Setting up Django with Nginx

Posted by Jeffery Yee | 12:16 AM

There are several ways to set up Django with Nginx.

1. usingfastcgi

This assumes you are using ubuntu 10.04 or later.
You'll need nginx and flup installed.
sudo aptitude install nginx python-flup
In your django project, start up fastcgi. See the fastcgi docs for more info.
python ./ runfcgi host= port=8080
Next, we need to create a configuration file in /etc/nginx/sites-available/sample_project.conf and symlink it to /etc/nginx/sites-enabled/sample_project.conf:
sudo touch /etc/nginx/sites-available/sample_project.conf
sudo ln -s /etc/nginx/sites-available/sample_project.conf /etc/nginx/sites-enabled/sample_project.conf
Here is what a minimal conf file would look like:
server {
    listen 80;
    access_log /var/log/nginx/sample_project.access.log;
    error_log /var/log/nginx/sample_project.error.log;

    location /static/ { # STATIC_URL
        alias /home/www/; # STATIC_ROOT
        expires 30d;

    location /media/ { # MEDIA_URL
        alias /home/www/myhostname/static/; # MEDIA_ROOT
        expires 30d;

    location / {
        include fastcgi_params;
Now, reload nginx.
sudo /etc/init.d/nginx reload
If your urls are not working correctly, you may need to add this line to location /:
    fastcgi_split_path_info ^()(.*)$;

2. Running the Django application with uswgi and nginx

a) install uSWGI

sudo pip install uwsgi

b) Create a file called

def application(env, start_response):
    start_response('200 OK', [('Content-Type','text/html')])
    return "Hello World"

c) Run uWSGI:

uwsgi --http :8000 --wsgi-file
if everything is ok, you should be able to visit http://localhost:8000

d) Test you Django project, 

create a Django project named testdjango, then test it with the following:
python runserver

e) Now create a file called mysite_nginx.conf, and put it in /etc/nginx/sites-enabled:

upstream django {
    server unix:///home/zheng/Downloads/testdjango/testdjango.sock; # for a fie socket
    # server; # for a web port socket (we'll use this first)

# configuration of the server
server {
    # the port your site will be served on
    listen      80;

    root /home/zheng/Downloads/testdjango;

    # the domain name it will serve for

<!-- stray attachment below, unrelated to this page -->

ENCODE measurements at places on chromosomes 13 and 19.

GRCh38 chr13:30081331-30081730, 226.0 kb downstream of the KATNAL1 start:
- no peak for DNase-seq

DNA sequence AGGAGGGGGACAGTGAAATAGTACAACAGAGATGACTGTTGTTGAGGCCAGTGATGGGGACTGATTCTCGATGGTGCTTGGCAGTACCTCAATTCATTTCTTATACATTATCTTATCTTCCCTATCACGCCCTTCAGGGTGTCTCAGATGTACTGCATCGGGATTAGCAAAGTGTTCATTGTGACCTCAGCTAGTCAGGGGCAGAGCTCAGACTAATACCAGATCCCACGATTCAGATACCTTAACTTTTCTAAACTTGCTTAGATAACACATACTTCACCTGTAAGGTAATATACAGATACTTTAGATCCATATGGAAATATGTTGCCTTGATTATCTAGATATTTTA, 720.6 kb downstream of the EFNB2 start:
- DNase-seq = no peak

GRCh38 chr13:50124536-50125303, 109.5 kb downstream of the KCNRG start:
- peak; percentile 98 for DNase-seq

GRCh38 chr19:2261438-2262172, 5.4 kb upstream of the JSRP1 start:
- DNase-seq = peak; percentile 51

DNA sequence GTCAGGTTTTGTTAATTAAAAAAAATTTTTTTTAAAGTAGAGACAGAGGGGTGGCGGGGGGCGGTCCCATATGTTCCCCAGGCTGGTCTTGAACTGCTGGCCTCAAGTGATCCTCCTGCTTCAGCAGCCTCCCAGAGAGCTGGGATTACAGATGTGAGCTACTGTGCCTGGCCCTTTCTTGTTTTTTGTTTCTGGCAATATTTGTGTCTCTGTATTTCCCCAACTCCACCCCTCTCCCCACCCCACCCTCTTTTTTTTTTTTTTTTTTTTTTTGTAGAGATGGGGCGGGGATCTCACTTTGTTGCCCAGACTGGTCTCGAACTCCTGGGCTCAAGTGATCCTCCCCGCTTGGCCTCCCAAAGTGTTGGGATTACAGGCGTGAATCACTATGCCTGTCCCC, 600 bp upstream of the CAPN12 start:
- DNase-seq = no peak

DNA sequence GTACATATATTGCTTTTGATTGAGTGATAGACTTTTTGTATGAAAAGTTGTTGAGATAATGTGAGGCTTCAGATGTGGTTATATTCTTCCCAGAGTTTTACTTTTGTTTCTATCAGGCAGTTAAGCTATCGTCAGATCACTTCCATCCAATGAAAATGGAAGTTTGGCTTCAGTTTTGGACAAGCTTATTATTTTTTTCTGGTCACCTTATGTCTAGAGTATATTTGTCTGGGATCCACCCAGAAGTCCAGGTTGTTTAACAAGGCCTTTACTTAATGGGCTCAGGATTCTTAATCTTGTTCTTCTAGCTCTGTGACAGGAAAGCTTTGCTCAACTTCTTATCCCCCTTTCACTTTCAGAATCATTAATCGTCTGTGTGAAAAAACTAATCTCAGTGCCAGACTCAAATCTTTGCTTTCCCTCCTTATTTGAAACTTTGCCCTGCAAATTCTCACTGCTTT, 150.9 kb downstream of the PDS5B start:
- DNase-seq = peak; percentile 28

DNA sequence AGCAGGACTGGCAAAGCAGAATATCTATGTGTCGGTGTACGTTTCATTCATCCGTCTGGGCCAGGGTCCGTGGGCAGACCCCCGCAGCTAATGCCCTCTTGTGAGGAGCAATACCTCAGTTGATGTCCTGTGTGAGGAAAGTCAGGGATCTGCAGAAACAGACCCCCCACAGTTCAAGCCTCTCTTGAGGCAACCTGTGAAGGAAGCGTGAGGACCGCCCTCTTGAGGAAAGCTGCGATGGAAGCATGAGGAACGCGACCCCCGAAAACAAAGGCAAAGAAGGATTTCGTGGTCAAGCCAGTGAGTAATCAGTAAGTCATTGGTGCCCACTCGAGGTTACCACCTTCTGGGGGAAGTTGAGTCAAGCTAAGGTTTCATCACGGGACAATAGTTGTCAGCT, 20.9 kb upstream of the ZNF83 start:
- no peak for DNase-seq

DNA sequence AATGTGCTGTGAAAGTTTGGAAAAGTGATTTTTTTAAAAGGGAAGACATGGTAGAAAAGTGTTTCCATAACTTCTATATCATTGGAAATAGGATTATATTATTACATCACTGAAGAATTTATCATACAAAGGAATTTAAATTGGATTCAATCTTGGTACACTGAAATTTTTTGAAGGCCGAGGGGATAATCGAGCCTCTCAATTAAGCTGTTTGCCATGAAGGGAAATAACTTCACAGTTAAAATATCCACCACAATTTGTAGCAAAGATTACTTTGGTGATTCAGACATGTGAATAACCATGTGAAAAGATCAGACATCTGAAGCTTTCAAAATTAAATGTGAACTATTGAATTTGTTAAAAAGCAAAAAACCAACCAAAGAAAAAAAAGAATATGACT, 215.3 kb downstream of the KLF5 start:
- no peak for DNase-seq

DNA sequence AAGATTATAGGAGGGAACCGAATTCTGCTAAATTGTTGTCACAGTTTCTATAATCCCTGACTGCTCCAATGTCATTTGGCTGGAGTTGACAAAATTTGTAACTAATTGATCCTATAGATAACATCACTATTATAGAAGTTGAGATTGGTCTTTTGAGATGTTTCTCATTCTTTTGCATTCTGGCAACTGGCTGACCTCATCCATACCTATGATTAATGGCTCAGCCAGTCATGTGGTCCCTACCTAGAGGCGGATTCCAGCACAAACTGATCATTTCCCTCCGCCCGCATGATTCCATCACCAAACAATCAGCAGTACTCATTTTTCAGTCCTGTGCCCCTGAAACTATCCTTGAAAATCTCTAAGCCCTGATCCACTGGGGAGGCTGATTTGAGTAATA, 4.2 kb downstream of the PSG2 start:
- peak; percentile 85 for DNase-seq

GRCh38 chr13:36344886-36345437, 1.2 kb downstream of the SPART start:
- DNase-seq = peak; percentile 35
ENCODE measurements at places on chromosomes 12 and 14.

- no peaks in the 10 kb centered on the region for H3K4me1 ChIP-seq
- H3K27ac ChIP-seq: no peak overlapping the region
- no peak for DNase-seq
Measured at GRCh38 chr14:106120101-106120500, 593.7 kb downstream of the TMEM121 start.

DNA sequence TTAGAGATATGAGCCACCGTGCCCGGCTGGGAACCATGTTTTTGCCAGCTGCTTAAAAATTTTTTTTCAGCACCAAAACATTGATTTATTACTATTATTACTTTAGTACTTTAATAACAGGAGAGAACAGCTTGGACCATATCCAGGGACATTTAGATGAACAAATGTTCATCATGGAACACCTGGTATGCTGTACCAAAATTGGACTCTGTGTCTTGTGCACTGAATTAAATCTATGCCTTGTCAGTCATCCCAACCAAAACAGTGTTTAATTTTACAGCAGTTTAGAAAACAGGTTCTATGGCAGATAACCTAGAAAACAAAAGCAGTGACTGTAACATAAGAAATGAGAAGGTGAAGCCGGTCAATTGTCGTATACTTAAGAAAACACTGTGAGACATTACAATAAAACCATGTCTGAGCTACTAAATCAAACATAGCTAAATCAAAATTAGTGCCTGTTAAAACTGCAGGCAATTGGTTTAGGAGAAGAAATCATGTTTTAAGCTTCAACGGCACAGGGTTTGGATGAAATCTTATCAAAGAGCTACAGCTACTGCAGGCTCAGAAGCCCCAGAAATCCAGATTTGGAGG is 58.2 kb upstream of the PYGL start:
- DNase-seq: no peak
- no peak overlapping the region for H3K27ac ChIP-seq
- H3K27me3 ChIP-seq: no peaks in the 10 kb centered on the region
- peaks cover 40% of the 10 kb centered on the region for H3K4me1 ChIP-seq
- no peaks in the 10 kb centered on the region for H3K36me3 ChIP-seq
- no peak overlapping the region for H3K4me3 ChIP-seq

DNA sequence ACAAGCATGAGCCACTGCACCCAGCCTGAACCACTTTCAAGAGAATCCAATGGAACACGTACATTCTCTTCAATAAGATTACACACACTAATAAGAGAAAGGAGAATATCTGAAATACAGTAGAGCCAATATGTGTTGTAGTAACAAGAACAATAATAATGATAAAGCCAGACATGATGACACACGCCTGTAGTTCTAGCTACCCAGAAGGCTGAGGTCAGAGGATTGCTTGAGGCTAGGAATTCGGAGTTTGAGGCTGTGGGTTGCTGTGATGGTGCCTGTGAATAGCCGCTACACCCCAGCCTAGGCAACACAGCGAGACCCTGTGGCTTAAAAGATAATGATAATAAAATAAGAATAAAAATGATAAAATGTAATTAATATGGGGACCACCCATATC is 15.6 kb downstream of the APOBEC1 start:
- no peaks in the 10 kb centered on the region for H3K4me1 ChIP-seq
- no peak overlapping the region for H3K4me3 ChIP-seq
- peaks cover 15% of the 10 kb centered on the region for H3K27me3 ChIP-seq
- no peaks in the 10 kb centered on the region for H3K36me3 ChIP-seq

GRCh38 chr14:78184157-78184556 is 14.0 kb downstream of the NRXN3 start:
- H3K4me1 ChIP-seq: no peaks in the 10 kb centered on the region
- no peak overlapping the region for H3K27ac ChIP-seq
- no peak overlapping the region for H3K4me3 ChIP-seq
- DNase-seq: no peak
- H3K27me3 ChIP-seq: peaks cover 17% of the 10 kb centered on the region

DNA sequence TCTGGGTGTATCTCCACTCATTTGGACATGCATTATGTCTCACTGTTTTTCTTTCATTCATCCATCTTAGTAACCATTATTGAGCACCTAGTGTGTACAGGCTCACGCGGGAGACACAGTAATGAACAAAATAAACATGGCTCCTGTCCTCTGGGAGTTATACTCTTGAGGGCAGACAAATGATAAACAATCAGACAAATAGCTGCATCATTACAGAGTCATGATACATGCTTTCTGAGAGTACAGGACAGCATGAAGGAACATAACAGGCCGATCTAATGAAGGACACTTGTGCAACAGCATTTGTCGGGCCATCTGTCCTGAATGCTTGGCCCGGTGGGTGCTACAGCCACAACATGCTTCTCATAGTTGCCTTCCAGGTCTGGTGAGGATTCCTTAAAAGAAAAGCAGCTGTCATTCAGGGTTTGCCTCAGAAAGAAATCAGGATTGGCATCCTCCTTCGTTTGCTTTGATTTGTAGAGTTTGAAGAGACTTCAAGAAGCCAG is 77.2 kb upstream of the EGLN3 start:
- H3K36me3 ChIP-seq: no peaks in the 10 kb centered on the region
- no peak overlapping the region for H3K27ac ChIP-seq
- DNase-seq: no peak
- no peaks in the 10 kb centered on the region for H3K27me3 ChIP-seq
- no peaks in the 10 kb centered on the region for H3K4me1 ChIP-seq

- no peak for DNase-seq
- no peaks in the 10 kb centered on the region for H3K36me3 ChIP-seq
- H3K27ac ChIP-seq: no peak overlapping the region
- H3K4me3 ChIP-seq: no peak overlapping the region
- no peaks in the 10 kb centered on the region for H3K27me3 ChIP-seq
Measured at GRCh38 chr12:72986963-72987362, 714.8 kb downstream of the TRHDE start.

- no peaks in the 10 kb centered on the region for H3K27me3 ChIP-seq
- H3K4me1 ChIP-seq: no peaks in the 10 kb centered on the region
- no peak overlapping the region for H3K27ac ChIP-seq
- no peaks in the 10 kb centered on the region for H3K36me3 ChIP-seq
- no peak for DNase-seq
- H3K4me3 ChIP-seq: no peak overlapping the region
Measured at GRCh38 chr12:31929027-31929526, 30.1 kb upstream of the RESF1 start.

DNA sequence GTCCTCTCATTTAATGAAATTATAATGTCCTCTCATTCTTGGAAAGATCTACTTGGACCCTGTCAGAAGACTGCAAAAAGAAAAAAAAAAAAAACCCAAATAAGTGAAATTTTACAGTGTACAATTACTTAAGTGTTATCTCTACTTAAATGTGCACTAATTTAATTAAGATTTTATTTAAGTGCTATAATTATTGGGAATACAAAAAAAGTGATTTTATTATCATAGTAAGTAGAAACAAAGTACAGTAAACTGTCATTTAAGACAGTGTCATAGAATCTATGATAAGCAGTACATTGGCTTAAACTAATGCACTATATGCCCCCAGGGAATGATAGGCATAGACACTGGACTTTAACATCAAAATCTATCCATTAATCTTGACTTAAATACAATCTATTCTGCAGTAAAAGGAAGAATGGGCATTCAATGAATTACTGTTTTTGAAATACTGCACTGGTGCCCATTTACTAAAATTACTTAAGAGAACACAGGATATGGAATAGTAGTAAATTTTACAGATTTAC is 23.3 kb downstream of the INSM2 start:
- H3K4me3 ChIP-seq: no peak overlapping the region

server_name; # substitute your machine's IP address or FQDN
    charset     utf-8;

    # max upload size
    client_max_body_size 75M;   # adjust to taste

    # Django media
    location /media  {
        alias /home/zheng/Downloads/testdjango/media;  # your Django project's media files - amend as required

    location /static {
        alias /home/zheng/Downloads/testdjango/static; # your Django project's static files - amend as required

    # Finally, send all non-media requests to the Django server.
    location / {
        uwsgi_pass  django;
        include     /home/zheng/Downloads/testdjango/uwsgi_params; # the uwsgi_params file you installed

f) start uwsgi process to server python

uwsgi --socket mysite.sock --wsgi-file testdjango/ --chmod-socket=666 # (very permissive)

or Configuring uWSGI to run with a .ini file

We can put the same options that we used with uWSGI into a file, and then ask uWSGI to run with that file. It makes it easier to manage configurations.
Create a file called `mysite_uwsgi.ini`:
# mysite_uwsgi.ini file

# Django-related settings
# the base directory (full path)
chdir           = /path/to/your/project
# Django's wsgi file
module          = project.wsgi
# the virtualenv (full path)
home            = /path/to/virtualenv

# process-related settings
# master
master          = true
# maximum number of worker processes
processes       = 10
# the socket (use the full path to be safe
socket          = /path/to/your/project/mysite.sock
# ... with appropriate permissions - may be needed
# chmod-socket    = 664
# clear environment on exit
vacuum          = true
And run uswgi using this file:
uwsgi --ini mysite_uwsgi.ini # the --ini option is used to specify a file

Emperor mode

uWSGI can run in ‘emperor’ mode. In this mode it keeps an eye on a directory of uWSGI config files, and will spawn instances (‘vassals’) for each one it finds.
Whenever a config file is amended, the emperor will automatically restart the vassal.
# create a directory for the vassals
sudo mkdir /etc/uwsgi
sudo mkdir /etc/uwsgi/vassals
# symlink from the default config directory to your config file
sudo ln -s /path/to/your/mysite/mysite_uwsgi.ini /etc/uwsgi/vassals/
# run the emperor
uwsgi --emperor /etc/uwsgi/vassals --uid www-data --gid www-data
You may need to run uWSGI with sudo:
sudo uwsgi --emperor /etc/uwsgi/vassals --uid www-data --gid www-data
The options mean:
  • emperor: where to look for vassals (config files)
  • uid: the user id of the process once it’s started
  • gid: the group id of the process once it’s started
Check the site; it should be running.

Make uWSGI startup when the system boots

The last step is to make it all happen automatically at system startup time.
Edit /etc/rc.local and add:
/usr/local/bin/uwsgi --emperor /etc/uwsgi/vassals --uid www-data --gid www-data
before the line “exit 0”.
And that should be it!
During this process, you may encounter problems like I did, so you may be interesting to :

ImportError: No module named django.core.handlers.wsgi (Django on Nginx)



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